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By David Keene
Allowing states to innovate could reduce dependency on bureaucracy
Topic - John Matko
Almost three weeks ago, jeers and profanity and beer showered John Matko's lonely protest of the Jerry Sandusky sexual abuse scandal outside Penn State's Beaver Stadium.
They call this isolated dip in central Pennsylvania's mountains Happy Valley, where withered fields of corn stalks inch toward Penn State's campus, cloaked in brick and the bright red and yellow leaves of autumn.
In the middle of Curtin Road, John Matko held one handwritten sign in his right hand and rested another against his jeans. Two inches of black tape obscured Penn State's logo on the 34-year-old father's hat, as he tried to ignore the jeers, slaps and beer hurled at him.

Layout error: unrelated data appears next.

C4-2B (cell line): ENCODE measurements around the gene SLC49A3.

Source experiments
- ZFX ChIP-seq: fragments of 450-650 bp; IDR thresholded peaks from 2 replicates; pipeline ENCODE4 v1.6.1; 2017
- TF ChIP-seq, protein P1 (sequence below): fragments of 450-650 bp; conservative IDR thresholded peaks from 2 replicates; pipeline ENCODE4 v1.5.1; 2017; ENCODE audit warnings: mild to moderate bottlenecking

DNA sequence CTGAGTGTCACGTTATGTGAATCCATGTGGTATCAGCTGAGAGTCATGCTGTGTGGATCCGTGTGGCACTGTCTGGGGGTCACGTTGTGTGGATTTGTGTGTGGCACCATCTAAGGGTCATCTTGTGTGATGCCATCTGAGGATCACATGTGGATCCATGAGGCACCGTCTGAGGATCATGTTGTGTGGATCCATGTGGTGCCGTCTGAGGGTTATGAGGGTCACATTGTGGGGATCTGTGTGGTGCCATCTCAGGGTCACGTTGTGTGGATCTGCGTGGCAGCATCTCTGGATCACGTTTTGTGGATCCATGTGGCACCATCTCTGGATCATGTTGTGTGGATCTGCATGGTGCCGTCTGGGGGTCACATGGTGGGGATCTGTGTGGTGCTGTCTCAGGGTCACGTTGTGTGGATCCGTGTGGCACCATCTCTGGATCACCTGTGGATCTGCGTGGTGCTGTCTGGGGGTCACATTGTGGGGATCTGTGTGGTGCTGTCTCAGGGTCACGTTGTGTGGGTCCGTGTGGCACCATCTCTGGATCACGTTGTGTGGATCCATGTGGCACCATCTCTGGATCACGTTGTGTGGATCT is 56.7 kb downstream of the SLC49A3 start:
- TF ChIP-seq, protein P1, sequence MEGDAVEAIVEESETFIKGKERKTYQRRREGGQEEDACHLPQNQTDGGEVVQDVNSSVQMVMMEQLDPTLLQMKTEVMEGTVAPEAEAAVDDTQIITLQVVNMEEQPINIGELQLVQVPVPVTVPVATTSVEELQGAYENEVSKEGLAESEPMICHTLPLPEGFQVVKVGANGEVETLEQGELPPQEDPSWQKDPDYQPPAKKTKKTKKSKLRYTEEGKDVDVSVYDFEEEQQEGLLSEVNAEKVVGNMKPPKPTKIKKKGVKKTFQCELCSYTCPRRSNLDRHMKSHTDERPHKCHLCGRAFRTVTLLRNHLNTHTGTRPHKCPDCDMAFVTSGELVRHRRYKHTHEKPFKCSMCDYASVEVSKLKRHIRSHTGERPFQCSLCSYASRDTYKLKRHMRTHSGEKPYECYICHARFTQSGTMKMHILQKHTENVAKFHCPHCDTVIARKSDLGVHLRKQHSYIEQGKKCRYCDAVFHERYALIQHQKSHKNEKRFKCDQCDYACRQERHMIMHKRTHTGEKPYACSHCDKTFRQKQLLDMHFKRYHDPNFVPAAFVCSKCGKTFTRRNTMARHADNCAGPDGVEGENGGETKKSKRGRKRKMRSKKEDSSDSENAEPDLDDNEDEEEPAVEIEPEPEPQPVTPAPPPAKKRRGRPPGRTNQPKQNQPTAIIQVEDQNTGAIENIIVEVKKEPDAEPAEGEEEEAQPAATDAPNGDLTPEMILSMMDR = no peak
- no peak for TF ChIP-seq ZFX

Matko said one of his two brothers, Robert, a steadfast supporter of Penn State's football team, hasn't spoken to him since the one-man protest.
"I'm trying to let it blow over," Matko said in a recent telephone interview from his Pittsburgh-area home. "I don't want to be the focal point of all this. ... I've been trying to keep a low profile. I've never been in the center of anything like that."